The object of the system of education in this Republic is to ensure in the first place the foundation of general knowledge. Law No. 8, 1892, provides this for the children of the original Boer population in their mother tongue, in which the necessary schoolbooks must be written, with this understanding, however, that in the 3rd standard three hours, and in the higher ones four hours, per week out of the 25 must be devoted to education in a foreign language.
With regard to the schools formed under the above-mentioned Resolution, teaching is carried on through the medium of a foreign language, but at least 5 hours per week must be devoted to the study of the official language of the country.
Of the 13 schools formed under Law 15 of 1896, the children of strangers are instructed in their own language, while the number of hours for instruction in and by means of Dutch is increased in each standard.
According to a Resolution of the First Volksraad, dated the 8th August, 1898, Article 731, a certain number of the School Board members required by Article I of Law 15 of 1896 have to be nominated and chosen by the Executive Council out of enfranchised persons (Article 2, Law 8, 1893) proposed by the fathers of the school children, on the understanding that the persons so chosen shall constitute less than half of the whole School Board, and further, that the persons so proposed shall always be double the number of the people actually nominated. The above facts clearly prove, according to the opinion of this Government, that Her Majesty's Government has also been misled in respect to the matter of education. It is clear that one-fourth of the whole educational vote has been devoted to the gold fields, so that the children of Uitlander residents can make use of it; that proper provision is made for education in the mother tongue whatever it may be, while at the same time compulsory education of the language of the country is also provided for. That both by the Resolution of the 1st June, 1892, as well as by the Law 15 of 1896, more has actually been done for the Uitlanders than for the original inhabitants, and that more time is given to the mother tongue of the children in the schools on the gold fields of this Republic than in any country in the world, and that here again information of a misleading character must have been given to His Excellency and the British Government.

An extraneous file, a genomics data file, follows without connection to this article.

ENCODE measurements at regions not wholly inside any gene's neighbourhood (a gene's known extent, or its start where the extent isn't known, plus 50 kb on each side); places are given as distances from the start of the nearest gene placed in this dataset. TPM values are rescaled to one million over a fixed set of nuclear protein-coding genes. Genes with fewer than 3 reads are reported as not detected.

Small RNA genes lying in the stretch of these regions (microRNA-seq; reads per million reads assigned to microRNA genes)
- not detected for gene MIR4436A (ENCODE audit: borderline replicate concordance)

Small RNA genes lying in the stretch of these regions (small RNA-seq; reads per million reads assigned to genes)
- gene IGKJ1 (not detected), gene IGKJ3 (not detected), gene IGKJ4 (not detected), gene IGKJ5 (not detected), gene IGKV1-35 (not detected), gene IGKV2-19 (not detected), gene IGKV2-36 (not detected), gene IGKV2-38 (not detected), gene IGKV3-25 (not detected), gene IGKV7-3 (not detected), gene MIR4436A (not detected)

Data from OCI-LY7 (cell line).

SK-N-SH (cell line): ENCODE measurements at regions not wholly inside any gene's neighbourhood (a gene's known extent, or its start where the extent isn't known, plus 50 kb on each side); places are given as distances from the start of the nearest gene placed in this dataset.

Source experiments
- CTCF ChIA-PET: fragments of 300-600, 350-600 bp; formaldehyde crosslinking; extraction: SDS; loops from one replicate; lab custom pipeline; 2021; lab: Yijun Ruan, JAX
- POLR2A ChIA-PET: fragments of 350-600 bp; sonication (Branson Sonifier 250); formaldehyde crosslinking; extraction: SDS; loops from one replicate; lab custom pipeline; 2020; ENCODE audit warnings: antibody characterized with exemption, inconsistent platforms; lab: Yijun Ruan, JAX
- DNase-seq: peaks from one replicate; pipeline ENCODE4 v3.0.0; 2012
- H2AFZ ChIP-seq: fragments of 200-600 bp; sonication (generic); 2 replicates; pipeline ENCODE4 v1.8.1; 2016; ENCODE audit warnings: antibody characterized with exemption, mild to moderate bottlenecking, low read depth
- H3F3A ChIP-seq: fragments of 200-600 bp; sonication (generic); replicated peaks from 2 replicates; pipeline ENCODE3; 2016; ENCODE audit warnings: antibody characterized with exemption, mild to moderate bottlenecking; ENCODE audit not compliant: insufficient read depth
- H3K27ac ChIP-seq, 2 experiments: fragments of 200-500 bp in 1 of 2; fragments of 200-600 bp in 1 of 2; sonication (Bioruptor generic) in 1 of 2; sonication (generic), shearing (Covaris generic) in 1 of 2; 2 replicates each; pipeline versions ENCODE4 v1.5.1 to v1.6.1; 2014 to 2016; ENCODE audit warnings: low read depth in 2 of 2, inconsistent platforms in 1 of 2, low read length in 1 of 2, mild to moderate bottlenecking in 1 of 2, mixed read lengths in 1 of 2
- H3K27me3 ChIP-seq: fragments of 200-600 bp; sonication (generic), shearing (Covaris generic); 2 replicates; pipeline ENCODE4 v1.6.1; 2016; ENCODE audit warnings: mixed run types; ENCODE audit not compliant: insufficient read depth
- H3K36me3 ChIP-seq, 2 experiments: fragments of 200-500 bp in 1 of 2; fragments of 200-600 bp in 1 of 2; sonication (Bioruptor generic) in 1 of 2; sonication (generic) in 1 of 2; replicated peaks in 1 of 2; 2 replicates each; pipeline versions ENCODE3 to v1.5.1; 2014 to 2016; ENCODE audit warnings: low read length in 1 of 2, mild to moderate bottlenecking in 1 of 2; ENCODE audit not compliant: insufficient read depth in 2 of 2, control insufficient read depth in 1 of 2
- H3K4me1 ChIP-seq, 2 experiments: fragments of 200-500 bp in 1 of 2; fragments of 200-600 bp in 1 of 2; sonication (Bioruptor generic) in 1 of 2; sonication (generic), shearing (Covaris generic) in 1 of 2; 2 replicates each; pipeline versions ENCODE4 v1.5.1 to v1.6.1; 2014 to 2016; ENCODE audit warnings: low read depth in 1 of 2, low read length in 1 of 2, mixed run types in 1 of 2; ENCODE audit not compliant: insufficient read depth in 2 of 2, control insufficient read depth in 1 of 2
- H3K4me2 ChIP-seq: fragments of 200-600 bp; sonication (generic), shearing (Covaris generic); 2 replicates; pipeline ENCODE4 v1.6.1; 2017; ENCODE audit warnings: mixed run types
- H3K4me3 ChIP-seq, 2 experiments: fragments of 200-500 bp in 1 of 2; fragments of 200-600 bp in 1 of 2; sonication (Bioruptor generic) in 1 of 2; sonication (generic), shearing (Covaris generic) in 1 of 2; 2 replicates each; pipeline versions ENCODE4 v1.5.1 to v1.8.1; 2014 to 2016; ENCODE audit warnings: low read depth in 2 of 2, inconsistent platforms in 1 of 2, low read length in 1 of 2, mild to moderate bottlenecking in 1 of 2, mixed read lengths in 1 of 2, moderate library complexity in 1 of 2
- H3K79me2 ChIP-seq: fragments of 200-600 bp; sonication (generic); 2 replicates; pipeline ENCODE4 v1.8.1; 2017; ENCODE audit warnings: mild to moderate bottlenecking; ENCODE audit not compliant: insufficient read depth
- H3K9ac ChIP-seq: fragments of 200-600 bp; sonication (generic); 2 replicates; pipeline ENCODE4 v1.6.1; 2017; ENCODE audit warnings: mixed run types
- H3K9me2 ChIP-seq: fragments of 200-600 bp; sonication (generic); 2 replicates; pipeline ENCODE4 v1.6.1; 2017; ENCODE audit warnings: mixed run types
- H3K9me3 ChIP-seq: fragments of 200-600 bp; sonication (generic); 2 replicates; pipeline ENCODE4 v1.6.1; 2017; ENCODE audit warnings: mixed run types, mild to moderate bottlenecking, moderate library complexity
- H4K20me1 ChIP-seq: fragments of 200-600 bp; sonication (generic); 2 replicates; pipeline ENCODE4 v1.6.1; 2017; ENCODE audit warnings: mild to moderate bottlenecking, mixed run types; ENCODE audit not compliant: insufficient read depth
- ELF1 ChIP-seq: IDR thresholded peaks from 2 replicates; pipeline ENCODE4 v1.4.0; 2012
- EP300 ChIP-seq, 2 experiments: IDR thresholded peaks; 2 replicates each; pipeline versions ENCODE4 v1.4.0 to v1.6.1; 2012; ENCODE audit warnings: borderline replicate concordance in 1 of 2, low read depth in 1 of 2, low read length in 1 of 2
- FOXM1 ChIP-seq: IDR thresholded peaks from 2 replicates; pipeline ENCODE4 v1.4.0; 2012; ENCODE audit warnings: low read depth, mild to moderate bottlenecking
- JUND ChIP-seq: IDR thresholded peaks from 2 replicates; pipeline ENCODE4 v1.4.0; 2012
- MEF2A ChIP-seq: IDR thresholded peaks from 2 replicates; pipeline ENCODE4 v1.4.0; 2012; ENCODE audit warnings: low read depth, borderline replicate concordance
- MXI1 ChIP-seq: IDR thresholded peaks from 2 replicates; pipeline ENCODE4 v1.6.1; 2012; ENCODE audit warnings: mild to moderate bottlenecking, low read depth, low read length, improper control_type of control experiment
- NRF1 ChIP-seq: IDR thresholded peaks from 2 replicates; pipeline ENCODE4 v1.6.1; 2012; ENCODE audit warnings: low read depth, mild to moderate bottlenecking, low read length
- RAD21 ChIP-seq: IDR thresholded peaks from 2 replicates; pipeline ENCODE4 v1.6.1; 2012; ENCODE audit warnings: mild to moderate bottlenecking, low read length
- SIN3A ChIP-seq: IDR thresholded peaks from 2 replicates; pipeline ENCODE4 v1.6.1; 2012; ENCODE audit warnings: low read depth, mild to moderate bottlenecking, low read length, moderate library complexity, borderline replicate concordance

Law No. 15, 1896, and the schools thereby established have been defended by Englishmen in various newspapers. (See the S.A. News, 10th May, 1899; The Star, 22nd March, 1899; Manchester Guardian, etc.).
With reference to the Municipality of Johannesburg, this Government desires to remark that in accordance with the promise made in 1896, the grant of Municipal Administration was made to the inhabitants of Johannesburg by which the control of that town and its suburbs was conferred upon them.
Her Majesty's Government seem to think that this Municipality does not answer its purpose, in the first place because half of the members must be naturalized burghers (not fully enfranchised burghers as the dispatch under reply erroneously contends), and in the second place because the financial powers of the town council are restricted.
With regard to the first objection, it is impossible that this should be a great grievance, because a residence of two years in the Republic is sufficient for naturalisation; as a matter of fact, more than the necessary half of the members are burghers; this shows conclusively that the requirement of burghership is in no sense an obstacle. The objection as to the restriction of the financial powers of the council is not conclusive, because there is no Municipality in the world the financial powers of which are not restricted by the law under which they are created, and the restrictions in the case of the town council of Johannesburg are the usual ones in such cases.
The Advisory Board recommended by the Industrial Commission would have proved inefficient because the laws with the administration of which that body would have had to concern itself can be carried out in a better and more efficient way by an official like the State Attorney, who has almost unlimited power and means of doing so. This is exactly what has happened. All complaints with regard to gold thefts have actually disappeared; one no longer hears of complaints as to the operation of the pass law; while latterly, as Her Majesty's Government must be well aware, the Chamber of Mines and other bodies of the Witwatersrand have repeatedly expressed their satisfaction with the stringent way in which the liquor law has been upheld. No local body, however well informed, would have been able to do what the State Attorney has done in this matter, and that is sufficient justification of the action of both Government and Volksraad in refusing to establish such an Advisory Board.
The Government now passes on to the discussion of the administration of justice, of which so much is made in the dispatch under reply.
With regard to these allegations, this Government perceives that much importance is attached in the dispatch to the so-called Lombard incident, the so-called Edgar case, and the so-called Amphitheatre occurrence.
A brief consideration of the facts referring to these three matters will show how unfounded are the accusations of Her Majesty's Government.